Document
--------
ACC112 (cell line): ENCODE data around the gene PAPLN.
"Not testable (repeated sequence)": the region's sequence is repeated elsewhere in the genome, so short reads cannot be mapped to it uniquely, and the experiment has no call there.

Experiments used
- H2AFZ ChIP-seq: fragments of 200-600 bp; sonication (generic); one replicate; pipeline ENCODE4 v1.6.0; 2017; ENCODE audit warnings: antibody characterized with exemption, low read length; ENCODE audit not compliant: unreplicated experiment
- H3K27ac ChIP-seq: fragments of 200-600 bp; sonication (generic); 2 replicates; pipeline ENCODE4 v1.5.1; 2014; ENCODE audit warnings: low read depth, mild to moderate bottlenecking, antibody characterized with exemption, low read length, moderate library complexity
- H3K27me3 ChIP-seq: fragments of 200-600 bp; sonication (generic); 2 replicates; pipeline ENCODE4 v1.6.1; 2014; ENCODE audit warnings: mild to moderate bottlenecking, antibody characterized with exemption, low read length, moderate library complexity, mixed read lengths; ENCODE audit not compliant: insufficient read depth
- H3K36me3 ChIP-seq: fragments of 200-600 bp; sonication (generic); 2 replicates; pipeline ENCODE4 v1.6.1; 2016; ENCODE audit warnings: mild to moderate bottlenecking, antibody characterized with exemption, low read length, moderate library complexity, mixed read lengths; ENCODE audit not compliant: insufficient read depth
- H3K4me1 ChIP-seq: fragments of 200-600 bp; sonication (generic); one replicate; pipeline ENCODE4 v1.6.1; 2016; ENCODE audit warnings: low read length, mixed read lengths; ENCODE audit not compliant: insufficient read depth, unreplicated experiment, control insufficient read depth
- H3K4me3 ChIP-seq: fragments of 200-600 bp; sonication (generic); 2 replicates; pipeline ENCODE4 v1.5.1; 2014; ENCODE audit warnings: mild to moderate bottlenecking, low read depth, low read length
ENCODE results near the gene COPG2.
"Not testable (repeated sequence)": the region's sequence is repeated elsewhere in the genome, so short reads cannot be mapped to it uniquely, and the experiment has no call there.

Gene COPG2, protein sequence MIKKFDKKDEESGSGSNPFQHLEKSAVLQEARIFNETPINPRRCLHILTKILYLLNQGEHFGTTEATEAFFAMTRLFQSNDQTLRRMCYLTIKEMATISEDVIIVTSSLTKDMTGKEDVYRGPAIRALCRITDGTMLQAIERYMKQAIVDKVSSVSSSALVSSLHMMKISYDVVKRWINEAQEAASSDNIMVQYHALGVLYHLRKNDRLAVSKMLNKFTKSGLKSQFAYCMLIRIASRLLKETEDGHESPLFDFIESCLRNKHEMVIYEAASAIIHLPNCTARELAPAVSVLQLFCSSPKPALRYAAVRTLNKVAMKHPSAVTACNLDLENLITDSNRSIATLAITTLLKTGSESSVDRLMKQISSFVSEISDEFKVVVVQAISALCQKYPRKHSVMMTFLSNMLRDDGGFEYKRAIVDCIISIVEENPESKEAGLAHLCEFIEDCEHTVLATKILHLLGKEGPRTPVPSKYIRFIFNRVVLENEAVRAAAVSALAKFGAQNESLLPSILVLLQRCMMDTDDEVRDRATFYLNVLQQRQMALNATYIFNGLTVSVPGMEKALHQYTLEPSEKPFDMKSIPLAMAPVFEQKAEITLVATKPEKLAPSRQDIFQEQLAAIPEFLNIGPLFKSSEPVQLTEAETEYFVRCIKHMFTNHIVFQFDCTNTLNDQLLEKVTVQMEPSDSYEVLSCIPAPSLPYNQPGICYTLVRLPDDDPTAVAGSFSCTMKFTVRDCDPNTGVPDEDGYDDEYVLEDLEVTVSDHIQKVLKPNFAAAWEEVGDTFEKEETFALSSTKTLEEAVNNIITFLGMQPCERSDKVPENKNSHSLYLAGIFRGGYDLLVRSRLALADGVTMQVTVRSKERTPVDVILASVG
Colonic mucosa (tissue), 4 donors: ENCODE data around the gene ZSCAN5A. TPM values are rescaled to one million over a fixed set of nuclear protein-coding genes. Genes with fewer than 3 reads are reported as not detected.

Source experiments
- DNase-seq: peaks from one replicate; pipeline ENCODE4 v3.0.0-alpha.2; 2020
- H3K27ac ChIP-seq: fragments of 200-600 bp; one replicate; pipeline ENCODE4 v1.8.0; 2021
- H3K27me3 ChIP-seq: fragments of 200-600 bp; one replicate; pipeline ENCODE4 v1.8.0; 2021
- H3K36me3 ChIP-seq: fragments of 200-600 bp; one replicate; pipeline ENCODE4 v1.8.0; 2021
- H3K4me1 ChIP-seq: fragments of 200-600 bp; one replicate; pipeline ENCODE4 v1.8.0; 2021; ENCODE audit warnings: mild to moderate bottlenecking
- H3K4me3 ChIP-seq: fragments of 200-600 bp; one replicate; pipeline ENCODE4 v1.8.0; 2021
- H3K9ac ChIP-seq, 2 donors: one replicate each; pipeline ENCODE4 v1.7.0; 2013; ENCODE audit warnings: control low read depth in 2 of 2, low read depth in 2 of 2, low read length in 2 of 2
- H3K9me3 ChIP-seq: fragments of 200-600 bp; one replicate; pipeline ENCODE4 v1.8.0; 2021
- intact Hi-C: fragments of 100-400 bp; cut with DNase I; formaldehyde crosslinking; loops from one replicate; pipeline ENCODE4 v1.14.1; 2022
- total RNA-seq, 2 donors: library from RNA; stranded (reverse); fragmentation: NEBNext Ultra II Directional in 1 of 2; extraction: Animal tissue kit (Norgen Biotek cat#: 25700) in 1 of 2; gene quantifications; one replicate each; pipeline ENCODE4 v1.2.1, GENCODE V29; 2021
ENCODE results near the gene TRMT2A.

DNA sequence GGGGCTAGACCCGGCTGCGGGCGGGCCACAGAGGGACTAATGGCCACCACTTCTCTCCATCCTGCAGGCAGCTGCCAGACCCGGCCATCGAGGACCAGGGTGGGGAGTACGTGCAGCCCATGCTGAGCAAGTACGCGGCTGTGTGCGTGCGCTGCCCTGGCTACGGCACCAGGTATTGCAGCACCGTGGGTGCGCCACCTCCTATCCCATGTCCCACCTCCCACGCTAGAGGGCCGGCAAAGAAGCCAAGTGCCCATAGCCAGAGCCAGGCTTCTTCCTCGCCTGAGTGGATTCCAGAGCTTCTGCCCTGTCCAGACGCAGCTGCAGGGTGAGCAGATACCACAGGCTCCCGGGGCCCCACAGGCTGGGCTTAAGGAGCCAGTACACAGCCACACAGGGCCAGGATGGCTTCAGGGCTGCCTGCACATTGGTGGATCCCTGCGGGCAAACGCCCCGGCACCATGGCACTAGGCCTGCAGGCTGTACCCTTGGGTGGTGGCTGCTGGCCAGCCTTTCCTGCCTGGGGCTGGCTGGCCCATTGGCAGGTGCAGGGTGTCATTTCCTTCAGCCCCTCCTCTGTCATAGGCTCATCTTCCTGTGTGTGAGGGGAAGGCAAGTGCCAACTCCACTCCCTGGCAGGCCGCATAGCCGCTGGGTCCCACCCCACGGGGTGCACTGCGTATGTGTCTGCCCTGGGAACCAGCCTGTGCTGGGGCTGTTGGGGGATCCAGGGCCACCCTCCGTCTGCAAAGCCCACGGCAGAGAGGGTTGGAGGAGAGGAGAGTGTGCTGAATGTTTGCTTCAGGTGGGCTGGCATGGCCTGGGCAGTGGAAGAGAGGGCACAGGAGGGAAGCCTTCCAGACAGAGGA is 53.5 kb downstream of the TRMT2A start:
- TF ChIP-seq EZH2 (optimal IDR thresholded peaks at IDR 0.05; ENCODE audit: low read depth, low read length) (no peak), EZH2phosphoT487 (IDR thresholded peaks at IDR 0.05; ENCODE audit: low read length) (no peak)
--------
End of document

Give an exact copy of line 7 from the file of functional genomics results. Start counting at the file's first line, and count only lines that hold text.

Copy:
- H3K36me3 ChIP-seq: fragments of 200-600 bp; sonication (generic); 2 replicates; pipeline ENCODE4 v1.6.1; 2016; ENCODE audit warnings: mild to moderate bottlenecking, antibody characterized with exemption, low read length, moderate library complexity, mixed read lengths; ENCODE audit not compliant: insufficient read depth